Shabnam Ali and Ray Chickrie
As Muslims in Guyana, Suriname, Trinidad and Tobago and other parts of the Caribbean observe the celebrations of Eid Ul Azha (this week), better known as “Bacra” Eid or Qurbani; we take you back to the year 1896, a historical chapter in the history of Islam in Guyana. It is an opportune time for us to reflect on the many sacrifices (Qurbani) that our ancestors made in their adopted homeland while instilling their religious practices on future generations, and which today has survived vibrantly in Guyana and the Caribbean.
In 1896 a group of “Mahomedans” merchants from Georgetown led by Gool Mohumad Khan, Goolam Ally, Goolam Aidin, K. H. Dharsee, Kareem Baccus, and a few others of the Mussulman faith sent a petition to the Combined Court of British Government in which they requested a grant of money for the purpose of constructing a mosque and a school in Queenstown Ward (where today sits the Queenstown Jamma Masjid) and where the children of the “immigrants” would attend the school attached to the mosque.
The petition was signed by Muslims from across Guyana led by Gool Mohumad Khan, who was born in 1853 and was a Yusufzai Pathan from Swat, Afghanistan. Khan arrived in British Guiana on 11th May, 1877 on board the ship King Arthur.
In defence of Islam, and the Prophet Mohamed, as criticisms of the Muslim community mounted, Gool Mohamed Khan did not standby ideally. He engaged the Christian Church in historic debates and discourses that resulted in the publication of his book, "Unity v Trinity.” The first edition of the book was published in 1910 in British Guiana. After the book was later discovered, his Pakistani niece, Begum Akhter Jahan Khan, published the Third Edition of the book in August, 1988 in Pakistan
In 1906 he returned to India with his family, leaving two of his 11 children (which can be considered a sacrifice) with his sister-in-law (who were childless) in British Guiana as well as a rich legacy of his contributions to the Muslims of Guyana.
The petitioners drew attention to the fact that there was no proper place of worship or schools where they can congregate especially for Fridays’ prayers or where their children may be educated without losing their religious background. The petitioners felt that the benefits to the colony “must be apparent to the British government to have the East Indian immigrants and their children educated in a proper manner and in their mother tongue (Urdu), as well as in the English language, by teachers from one of the colleges of India.” The petitioners argued that since a great portion of the immigrants leave the Colony for India, the building of a school and mosque would serve as an incentive for many to remain in British Guiana.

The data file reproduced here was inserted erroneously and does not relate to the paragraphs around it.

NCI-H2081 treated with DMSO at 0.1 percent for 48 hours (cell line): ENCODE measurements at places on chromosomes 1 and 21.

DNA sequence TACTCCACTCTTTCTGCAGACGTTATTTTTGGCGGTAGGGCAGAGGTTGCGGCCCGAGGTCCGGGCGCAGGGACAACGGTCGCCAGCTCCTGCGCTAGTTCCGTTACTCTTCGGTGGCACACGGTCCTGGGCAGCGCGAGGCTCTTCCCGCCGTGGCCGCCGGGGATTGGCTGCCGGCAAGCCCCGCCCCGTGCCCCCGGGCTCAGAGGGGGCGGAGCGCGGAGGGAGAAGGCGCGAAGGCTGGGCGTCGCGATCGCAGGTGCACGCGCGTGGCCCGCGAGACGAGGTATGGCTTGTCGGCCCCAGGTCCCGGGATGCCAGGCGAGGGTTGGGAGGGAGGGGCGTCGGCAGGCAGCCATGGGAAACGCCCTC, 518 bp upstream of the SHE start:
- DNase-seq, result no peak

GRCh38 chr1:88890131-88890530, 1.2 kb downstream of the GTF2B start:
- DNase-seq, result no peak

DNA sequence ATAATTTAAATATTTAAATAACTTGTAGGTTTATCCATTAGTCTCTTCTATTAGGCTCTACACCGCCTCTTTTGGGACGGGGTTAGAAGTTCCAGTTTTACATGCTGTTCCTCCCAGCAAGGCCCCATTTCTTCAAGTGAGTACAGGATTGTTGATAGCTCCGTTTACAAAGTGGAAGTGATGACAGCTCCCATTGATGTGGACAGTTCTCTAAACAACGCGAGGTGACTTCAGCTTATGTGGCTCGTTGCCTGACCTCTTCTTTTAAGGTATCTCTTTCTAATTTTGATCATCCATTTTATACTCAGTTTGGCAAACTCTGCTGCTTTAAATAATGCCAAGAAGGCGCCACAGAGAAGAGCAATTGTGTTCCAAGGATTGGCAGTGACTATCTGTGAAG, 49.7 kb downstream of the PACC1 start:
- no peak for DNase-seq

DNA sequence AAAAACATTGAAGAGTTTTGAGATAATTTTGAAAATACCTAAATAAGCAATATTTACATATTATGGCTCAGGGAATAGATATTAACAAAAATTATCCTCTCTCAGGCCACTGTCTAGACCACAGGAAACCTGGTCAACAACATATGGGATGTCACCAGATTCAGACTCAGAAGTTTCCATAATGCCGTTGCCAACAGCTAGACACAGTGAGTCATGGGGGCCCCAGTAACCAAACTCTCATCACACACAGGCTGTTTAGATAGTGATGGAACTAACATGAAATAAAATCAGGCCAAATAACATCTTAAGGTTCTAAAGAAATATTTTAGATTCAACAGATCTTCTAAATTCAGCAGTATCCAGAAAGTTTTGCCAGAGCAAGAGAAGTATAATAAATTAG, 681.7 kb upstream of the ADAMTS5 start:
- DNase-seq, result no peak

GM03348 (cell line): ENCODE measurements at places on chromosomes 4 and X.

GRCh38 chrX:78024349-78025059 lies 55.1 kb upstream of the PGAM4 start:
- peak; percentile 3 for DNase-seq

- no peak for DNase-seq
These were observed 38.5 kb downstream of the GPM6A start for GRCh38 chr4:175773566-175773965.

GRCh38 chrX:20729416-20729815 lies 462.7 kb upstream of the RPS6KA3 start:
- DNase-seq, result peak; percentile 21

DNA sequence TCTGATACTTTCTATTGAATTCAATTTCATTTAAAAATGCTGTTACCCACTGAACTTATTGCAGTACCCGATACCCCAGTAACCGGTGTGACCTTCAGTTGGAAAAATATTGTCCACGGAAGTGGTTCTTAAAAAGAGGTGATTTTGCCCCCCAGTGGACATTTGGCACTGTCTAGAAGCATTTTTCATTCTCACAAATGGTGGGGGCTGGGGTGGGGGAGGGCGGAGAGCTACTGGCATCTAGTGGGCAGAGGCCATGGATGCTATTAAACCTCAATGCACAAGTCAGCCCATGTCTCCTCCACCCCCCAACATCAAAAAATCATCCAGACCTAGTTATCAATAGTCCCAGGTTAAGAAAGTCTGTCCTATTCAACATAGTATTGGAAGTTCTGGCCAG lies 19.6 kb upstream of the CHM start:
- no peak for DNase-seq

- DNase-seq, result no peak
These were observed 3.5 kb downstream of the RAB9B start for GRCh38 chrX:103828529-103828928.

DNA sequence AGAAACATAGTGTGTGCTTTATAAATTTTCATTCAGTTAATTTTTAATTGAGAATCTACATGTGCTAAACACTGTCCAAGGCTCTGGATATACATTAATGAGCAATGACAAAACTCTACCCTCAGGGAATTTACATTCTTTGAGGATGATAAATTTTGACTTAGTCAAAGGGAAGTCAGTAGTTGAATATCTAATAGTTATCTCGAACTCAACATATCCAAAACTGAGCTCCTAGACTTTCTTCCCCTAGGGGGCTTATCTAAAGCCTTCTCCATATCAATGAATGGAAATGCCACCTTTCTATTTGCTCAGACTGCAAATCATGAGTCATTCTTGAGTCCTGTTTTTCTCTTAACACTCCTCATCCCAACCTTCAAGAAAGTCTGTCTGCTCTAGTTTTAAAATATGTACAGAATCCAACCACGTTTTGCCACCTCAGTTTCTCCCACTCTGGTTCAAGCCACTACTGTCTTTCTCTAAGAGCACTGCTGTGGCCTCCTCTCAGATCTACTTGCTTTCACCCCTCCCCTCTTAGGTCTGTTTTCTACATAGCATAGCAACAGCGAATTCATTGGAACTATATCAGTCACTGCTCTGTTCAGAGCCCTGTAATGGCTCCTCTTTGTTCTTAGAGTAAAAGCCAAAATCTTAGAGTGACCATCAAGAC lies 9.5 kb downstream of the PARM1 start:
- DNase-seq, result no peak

The petitioners further urged the Court to take into consideration that “the growing number of East Indian Immigrants in the colony, the sad want of education in the faith of their forebears and their want of an education in their mother tongue.” They also brought attention to the religious discrimination against non-Christians, and urge the government to grant the Muslim financial help, which would benefit the colony as much as the parents and children whereby the East Indian children would be better educated. This sort of pleading with the British governor general continued up until the 1950s by other subsequent Muslim organizations, but the British denied the Muslims any help. While, the Christian schools continued to receive funding from the British government but not the Muslims nor the Hindus which the petitioners raised back in 1896.
At the time (1896) of signing the petition, according to the petitioners, there were about 105,463 Hindustanis in British Guiana and among those 32,432 were born in the colony and about 20,000 were Muslims.
Throughout the period of indentureship and up until independence, East Indians on the whole were denied education and employment in the public sector, unless they converted to Christianity. This was yet another sacrifice they were forced to endure in order to further their socio-economic standing in the “eyes of the British.”
To our Muslim brothers and sisters in Islam we wish you a happy Eid-ul-Adha.
A special thanks to Professor Dr. Wazir Mohamed, of the University of Indiana and the Anna Catherina Sunnatal Jamaat who shared this historical document with us.
As we approach the end of yet another holy month of Ramadan and prepare to welcome the Eid-ul Fitr celebrations, it is an appropriate time to reflect on the history of Islam in Guyana. According to geographer and historian, Al Bakri, Islam reached Africa by the 8th century through the trans-Sahara trade that included the Kingdoms of Mali, Kanem Bornu, Songhai and Ghana. By the 16th and 17th centuries Islam had firmly taken hold in North, West and other pockets in Africa. Al-Bakri “painted” the following picture of the Empire of Ghana (from where the majority of our Afro-Guyanese ancestors came from) – By the year 1068 Ghana was highly advanced, economically and a very prosperous country. The “city” of Ghana consists of two towns lying on a plain, one of which was inhabited by Muslims, and possessing 12 mosques (one was a congregational mosque for Friday Jummah namaaz), each with its own Imam, Muezzin and paid reciters of the Koran. Bakri also wrote about the later influence of Islam in the Malian Empire (which included Ghana) in the 13th century under Mansa Musa, whose fame spread to Sudan, North Africa and all the way to Europe. Musa was the wealthiest ruler during that period in Africa.
- By Shabnam Ali and Ray Chickrie
- Published 07/29/2014
- By Shabnam Ali and Ray Chickrie
- Published 10/22/2013